Anthony Wilson studies how the biology of blood-feeding insects affects the spread of viruses and our ability to control their spread. Wilson, group leader in Integrative Entomology at the Pirbright Institute in the United Kingdom, first did public engagement as a graduate student participating in the Science and Engineering Ambassador program at his university. He found it rewarding to speak with undergraduate students about STEM careers, especially because no one had encouraged him in this way. Since then, his public engagement has continued to be part of his research career, as his work is inherently public-facing. For example, he coordinated closely with veterinarians to manage and communicate about the bluetongue virus during the 2006 outbreak in Europe. He helped promote the message that insects spread this disease, which has severe impacts on livestock populations, and that people can help in controlling it and preventing its entry into the UK.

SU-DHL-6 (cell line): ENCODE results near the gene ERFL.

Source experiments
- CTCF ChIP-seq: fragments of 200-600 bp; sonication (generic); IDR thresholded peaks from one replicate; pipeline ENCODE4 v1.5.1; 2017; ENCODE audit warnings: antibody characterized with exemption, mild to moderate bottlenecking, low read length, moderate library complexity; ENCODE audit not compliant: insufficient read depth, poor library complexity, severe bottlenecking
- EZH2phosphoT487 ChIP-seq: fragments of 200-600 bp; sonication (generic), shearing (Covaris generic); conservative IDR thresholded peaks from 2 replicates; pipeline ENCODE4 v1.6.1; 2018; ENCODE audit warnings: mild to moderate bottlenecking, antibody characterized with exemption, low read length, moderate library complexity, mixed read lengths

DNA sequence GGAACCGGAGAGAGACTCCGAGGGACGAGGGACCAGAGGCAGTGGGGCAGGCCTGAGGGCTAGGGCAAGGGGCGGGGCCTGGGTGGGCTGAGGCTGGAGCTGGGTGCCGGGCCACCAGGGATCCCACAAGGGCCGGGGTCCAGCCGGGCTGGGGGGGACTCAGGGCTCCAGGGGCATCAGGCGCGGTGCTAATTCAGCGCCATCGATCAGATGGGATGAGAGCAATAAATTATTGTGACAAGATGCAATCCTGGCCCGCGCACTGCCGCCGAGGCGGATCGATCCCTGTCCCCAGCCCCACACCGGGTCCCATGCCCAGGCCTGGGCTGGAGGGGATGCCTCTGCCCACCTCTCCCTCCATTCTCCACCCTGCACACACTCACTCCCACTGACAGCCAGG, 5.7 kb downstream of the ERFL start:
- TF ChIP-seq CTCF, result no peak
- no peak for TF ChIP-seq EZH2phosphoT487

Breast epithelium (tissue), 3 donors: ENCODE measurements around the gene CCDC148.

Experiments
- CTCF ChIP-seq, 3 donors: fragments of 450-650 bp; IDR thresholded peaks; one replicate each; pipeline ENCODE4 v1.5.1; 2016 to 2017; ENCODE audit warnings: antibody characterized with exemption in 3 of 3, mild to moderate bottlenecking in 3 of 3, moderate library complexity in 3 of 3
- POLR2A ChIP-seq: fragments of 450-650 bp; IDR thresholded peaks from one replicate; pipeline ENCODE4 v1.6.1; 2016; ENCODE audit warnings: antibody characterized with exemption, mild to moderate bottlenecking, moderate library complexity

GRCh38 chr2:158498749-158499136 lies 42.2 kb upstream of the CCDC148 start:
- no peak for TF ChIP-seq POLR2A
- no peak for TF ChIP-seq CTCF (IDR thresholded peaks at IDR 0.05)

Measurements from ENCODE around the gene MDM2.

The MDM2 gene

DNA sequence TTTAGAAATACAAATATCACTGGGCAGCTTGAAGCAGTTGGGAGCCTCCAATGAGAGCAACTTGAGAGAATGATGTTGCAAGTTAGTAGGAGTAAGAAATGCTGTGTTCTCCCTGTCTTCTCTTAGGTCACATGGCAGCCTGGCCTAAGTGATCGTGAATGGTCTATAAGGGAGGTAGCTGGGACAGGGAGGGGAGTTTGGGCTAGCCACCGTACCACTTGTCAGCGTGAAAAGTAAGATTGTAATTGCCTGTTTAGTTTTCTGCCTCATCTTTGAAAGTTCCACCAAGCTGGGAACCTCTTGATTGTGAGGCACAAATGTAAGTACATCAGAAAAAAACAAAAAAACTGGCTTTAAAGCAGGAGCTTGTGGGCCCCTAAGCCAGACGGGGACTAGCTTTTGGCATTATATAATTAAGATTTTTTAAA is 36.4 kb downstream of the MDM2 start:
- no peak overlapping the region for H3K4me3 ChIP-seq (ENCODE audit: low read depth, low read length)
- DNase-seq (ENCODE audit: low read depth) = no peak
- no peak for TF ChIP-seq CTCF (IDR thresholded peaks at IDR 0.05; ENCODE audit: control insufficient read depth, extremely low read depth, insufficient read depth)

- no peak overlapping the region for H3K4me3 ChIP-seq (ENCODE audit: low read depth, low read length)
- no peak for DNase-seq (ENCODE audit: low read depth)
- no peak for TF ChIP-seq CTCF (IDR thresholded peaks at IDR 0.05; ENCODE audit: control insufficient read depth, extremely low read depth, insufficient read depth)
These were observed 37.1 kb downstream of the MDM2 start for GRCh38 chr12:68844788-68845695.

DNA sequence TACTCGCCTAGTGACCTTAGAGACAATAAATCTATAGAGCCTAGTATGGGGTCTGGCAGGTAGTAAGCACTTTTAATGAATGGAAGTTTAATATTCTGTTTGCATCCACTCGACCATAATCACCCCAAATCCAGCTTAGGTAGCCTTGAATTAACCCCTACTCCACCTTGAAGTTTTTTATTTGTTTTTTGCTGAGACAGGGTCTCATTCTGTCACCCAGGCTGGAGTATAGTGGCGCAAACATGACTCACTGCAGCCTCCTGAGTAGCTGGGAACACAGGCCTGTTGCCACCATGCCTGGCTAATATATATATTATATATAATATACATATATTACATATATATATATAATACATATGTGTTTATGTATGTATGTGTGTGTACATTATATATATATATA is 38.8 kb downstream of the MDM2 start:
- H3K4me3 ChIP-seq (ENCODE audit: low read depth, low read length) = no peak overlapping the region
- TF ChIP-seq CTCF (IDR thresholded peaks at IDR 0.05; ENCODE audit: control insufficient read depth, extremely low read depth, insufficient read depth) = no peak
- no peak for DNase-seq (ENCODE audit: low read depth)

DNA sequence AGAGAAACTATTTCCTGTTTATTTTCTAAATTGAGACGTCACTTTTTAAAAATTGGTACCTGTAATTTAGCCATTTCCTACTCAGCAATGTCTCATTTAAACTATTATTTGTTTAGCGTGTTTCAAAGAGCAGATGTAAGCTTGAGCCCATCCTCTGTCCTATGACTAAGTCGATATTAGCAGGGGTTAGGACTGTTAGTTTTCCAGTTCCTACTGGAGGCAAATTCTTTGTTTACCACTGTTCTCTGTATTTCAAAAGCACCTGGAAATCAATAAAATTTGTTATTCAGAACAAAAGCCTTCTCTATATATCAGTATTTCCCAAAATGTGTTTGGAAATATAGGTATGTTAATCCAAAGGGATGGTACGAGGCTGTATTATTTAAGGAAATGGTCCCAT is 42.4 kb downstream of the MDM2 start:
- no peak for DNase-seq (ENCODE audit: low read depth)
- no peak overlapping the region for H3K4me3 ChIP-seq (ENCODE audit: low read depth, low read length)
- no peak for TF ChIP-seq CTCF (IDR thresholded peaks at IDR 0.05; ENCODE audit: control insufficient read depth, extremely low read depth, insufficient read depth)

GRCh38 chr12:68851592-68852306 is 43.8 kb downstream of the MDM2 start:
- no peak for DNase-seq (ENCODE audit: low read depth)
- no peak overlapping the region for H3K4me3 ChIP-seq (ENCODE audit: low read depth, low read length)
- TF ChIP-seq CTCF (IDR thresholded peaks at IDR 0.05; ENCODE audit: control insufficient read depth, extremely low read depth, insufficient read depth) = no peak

Emerging viruses already circulating in the Western Hemisphere could infect fetal tissue and might have the capacity to cause birth defects, according to preclinical findings published January 31 in Science Translational Medicine.
With the holiday season in full swing, SB&F is pleased to share with you our picks for science books that should put a smile on the faces of your friends and family.
Three scientists have been awarded fellowships to conduct research in Acadia National Park as part of Second Century Stewardship, an initiative of the National Park Service, Schoodic Institute at Acadia National Park, and the American Association for the Advancement of Science.